Showing posts with label norwegian. Show all posts
Showing posts with label norwegian. Show all posts

27 November 2014

Why is English a Germanic language?

Image: Anglo-Saxon god Þunor (literally,
thunder), from Proto-Germanic,PGmc 
*Þunraz (*thunraz), Þórr in western
Old-Norse, Donar in OHG, cognate to
other Indo-European gods, seeming to be,
essentially the same personage. 

Published, edited, images added & annotations/comments (in red) by Kenneth S. Doig


Map/Karta/Mapa: Northwestern Europe, around the
Northsea. Whence the Scando-Germanic precursors to
the "Anglo-Saxons" (the English & many  eastern
Lowlanders (Scotland: Borders, Midlothian, etc.)
came. The semi-legendary year of the  "Anglo-Saxons'"
main invasion-arrival (Hengist & Horsa, brothers from the
Kimbric peninsula, modernday Denmark's Jutland, in
AD 449. At that time, they would have spoken various
 Common-Germanic dialects (Old-English 'OE', per se,
had yet to come into existence) came.


(websource: The Grammarphobia Blog}
(http://www.grammarphobia.com/)

Why is English a Germanic language?

Q: I’ve read that a majority of the words in English are derived from Latin or French? So why is English considered a Germanic (Gmc) language, not a Romance language?
A: Let’s begin with where linguists place English among the world’s languages.
English, Icelandic, Faroese, Norwegian, Swedish, Danish, Frisian, Flemish, Dutch, Afrikaans, German, and Yiddish are the living languages that are part of the Germanic family.
This family is divided into North-Germanic (NGmc) (Icelandic, Faroese, (or Faeroese), Norwegian, Swedish, Danish) and West-Germanic (WGmc) (English, Frisian, Flemish, Dutch, Afrikaans, German, Yiddish). The now defunct East-Germanic (EGmc) branch consisted of Gothic, which is extinct (also included; Vandalic, Lombardic/Langobardic. I believe that since, primarily, Gothic's very early attestation & equally importantly, scholars, antiquarians & archaeologists don't have the typical attributes/attestations of most ancient languages, in their graphogenesis.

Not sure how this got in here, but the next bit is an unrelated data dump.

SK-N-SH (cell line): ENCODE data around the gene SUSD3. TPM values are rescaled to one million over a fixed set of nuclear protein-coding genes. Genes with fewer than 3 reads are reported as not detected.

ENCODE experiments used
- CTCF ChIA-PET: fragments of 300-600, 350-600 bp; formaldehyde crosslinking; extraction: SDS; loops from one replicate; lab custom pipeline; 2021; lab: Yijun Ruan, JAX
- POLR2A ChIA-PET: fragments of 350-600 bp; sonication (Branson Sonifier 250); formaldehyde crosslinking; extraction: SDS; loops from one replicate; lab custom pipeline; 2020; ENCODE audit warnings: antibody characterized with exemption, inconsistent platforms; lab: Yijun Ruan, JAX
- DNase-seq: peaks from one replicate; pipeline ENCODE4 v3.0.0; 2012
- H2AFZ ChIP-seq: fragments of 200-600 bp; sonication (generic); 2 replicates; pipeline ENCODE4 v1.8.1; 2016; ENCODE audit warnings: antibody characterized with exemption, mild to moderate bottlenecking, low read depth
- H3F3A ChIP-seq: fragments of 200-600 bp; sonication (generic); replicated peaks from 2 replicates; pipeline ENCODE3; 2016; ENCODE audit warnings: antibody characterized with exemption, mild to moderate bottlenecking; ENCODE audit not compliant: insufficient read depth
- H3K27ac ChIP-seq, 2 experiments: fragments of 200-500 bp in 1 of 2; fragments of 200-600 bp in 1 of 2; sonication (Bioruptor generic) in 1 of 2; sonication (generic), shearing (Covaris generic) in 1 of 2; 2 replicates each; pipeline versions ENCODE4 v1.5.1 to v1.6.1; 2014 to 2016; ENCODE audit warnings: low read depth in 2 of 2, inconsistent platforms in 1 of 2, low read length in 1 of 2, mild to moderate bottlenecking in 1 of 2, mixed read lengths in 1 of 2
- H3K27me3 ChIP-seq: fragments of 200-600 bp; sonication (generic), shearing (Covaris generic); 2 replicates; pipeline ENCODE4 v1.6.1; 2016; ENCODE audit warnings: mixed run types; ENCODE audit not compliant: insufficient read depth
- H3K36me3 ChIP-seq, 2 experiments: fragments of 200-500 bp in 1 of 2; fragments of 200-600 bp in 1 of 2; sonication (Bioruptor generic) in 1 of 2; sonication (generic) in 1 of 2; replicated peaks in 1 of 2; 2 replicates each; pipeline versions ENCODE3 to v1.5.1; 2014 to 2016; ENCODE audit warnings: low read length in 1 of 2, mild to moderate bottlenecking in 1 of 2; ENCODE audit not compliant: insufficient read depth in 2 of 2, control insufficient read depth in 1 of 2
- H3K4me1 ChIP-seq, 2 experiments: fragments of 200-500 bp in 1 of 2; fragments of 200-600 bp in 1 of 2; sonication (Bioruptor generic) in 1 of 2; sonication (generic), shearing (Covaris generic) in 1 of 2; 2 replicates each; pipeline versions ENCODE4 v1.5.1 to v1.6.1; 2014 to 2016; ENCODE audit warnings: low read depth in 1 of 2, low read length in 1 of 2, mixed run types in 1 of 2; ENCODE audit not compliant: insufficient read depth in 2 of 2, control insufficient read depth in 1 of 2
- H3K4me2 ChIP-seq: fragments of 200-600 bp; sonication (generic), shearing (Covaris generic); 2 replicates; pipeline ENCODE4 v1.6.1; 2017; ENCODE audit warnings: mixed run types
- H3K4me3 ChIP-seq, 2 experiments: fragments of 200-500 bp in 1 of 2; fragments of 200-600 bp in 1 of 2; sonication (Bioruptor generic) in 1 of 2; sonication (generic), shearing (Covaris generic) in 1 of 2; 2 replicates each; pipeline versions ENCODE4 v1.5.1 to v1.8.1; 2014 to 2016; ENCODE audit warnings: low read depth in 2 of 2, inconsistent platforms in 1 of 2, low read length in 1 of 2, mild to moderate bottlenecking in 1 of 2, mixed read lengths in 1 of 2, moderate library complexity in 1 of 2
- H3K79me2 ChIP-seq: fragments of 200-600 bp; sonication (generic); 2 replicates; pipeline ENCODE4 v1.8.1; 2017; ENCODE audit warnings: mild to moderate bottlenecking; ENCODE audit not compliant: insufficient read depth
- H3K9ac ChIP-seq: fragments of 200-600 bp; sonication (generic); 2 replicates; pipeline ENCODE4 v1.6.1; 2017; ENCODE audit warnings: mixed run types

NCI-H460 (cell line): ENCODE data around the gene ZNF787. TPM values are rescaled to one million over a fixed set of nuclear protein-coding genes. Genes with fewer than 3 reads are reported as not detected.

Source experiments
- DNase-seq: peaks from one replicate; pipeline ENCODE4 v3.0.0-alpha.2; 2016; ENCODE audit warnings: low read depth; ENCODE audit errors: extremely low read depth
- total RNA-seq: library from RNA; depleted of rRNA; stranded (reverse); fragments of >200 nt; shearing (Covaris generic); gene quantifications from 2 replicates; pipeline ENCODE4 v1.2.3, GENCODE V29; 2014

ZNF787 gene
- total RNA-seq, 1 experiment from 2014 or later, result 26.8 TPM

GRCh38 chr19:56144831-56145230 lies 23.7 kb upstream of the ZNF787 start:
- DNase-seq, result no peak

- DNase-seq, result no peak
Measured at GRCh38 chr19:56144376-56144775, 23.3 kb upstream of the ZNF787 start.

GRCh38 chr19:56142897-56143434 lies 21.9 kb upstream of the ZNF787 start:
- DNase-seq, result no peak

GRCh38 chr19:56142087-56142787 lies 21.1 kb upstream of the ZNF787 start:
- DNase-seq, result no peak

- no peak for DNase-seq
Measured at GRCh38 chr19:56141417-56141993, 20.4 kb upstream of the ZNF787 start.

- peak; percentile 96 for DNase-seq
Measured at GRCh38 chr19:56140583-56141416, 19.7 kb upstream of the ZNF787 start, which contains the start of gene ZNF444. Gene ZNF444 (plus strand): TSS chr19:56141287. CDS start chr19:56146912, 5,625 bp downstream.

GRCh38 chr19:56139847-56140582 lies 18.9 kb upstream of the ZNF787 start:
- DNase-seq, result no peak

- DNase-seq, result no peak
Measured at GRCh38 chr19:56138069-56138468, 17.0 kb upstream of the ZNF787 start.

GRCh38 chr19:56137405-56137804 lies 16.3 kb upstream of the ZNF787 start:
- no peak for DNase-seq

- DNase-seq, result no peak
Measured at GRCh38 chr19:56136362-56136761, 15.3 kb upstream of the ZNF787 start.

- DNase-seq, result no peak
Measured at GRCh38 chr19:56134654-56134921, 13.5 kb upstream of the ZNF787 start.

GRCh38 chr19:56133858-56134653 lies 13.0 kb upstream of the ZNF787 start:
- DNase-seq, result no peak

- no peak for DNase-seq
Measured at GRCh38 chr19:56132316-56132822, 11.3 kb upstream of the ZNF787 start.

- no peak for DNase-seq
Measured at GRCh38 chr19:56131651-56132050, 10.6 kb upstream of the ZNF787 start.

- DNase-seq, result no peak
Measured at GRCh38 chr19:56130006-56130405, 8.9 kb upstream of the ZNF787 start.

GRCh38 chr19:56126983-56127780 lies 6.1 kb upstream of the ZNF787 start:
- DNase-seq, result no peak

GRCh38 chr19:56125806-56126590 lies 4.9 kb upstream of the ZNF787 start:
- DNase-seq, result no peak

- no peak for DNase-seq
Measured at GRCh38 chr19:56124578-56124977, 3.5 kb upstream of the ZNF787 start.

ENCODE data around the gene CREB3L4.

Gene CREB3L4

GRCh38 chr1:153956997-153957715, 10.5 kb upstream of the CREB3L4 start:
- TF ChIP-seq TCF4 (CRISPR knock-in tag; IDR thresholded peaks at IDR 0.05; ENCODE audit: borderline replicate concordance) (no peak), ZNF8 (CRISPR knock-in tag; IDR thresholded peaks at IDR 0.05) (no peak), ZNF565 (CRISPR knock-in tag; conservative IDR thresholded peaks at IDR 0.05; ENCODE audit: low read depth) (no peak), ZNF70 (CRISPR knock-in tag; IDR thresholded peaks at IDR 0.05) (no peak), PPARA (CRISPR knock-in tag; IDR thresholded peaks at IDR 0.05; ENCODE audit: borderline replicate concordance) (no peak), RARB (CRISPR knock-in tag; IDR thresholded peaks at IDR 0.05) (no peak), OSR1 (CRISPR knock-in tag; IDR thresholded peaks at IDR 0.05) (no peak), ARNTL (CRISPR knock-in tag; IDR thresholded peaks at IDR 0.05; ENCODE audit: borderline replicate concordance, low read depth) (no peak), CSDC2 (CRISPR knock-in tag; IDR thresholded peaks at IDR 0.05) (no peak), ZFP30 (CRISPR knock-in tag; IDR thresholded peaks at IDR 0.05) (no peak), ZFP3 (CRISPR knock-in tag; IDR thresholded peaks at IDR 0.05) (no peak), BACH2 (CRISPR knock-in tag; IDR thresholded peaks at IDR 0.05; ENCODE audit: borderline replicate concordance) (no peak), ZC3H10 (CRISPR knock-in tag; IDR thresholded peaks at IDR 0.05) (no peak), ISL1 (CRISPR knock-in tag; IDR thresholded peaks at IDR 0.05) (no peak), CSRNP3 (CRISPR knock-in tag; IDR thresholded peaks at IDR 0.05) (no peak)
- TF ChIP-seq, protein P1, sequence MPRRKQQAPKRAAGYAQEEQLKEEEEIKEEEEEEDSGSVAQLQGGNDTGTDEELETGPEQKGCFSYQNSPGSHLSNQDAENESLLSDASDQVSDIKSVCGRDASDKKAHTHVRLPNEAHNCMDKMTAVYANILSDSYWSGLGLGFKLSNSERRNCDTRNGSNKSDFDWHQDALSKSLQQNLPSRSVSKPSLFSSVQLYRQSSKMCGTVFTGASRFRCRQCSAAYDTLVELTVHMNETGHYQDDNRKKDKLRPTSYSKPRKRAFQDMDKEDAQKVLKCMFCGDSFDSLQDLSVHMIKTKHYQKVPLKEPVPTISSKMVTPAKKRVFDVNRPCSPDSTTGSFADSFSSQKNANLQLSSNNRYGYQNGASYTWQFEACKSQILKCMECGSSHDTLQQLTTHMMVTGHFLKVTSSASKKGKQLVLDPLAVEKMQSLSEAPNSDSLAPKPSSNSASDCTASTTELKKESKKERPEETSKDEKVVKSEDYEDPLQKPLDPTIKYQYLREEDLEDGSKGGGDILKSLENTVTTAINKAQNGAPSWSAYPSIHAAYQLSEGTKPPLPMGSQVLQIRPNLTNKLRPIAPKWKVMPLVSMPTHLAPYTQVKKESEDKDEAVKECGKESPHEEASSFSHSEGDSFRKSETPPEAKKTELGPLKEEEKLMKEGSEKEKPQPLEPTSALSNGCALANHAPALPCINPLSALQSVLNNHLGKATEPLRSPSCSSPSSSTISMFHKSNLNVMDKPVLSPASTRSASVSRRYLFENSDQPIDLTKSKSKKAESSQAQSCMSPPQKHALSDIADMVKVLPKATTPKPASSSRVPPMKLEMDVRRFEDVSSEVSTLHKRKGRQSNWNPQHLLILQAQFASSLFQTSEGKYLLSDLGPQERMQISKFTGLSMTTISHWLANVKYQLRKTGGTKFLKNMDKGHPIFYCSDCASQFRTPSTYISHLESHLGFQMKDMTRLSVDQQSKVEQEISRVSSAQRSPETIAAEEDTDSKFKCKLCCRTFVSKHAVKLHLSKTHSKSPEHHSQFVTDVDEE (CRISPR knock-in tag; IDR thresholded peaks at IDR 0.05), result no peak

Many such ancient tongues have given us a scant few words, often scratched on bark, wood, carved in stone or crudely impressed into some malleable medium [claytablets, stylus, cuneiform]. The Gothic bishop, Ulfilas (or Wulfilas) of Thrace, but don't quote me on that, Thrace, a man of apparently mixed parentage, half-Gothic & half-Hellenic. Most of the EGmc may not be a separate branch from "Northwest-Germanic, i.e., NGmc, WGmc & Kimbro-Germanic[a] 

[a.k.a., as per prof. Gudmund Schütte, Univ. Hafniae, in his magnum opusOur Forefathers, the Gothonic Nations by Gudmund Schütte
Vol. 50, No. 2 (Feb., 1935), pp. 106-108 Published by: The Johns Hopkins University Press
states good reasons for not calling Germanic, "Germanic", first of all, it is an exonym, we are virtually positive they never called themselves by this appellation, given them by the 'Graeco-Roman' world. "German", itself, is of uncertain etymology. 

It resembles older Celtic words meaning "neighbor", or from Italic, i.e., from Latin, germanus, meaning brother; literally from the same germ, {womb}. Hence Ibero-Romance, Castilian, Galician, Portuguese, Catalan, etc., with forms like hermano/hermana, Castilian-Spanish brother/sister, Portuguese irmão , etc.
 The following in blueletter is from OED 

Ptolemy. German measles attested by 1856.german (adj.)

"of the same parents or grandparents," c.1300, from Old-French germain "closely related" (12c.), from Latin germanus "full, own (of brothers and sisters); one's own brother; genuine, real," related to germen (genitivegerminis) "sprout, bud," dissimilated from PIE *gen(e)-men-, from root *gene- "to give birth, beget" (see genus). Your cousin-german (also first cousin) is the son or daughter of an uncle or aunt; your children and your first cousin's are second cousins to one another; to you, your first cousin's children are first cousin once removed.
.
(Main article continues)
The other principal European language family is the Italic (popularly called Romance). This consists of the modern languages derived from Latin: Portuguese, Spanish, Catalan, Provençal, French, Italian, Rhaeto-Romance and Romanian.
These two families are branches of a single prehistoric language called Indo-European or Proto-Indo-European.
The language-group descended from Indo-European includes the Balto-Slavic, Albanian, Celtic, Italic, Greek, and Germanic families of languages.
It’s estimated that about half the earth’s population speaks a language from the Indo-European group, which is only one of several language groups that have been identified worldwide.
But back to English. Why do we call it a Germanic language?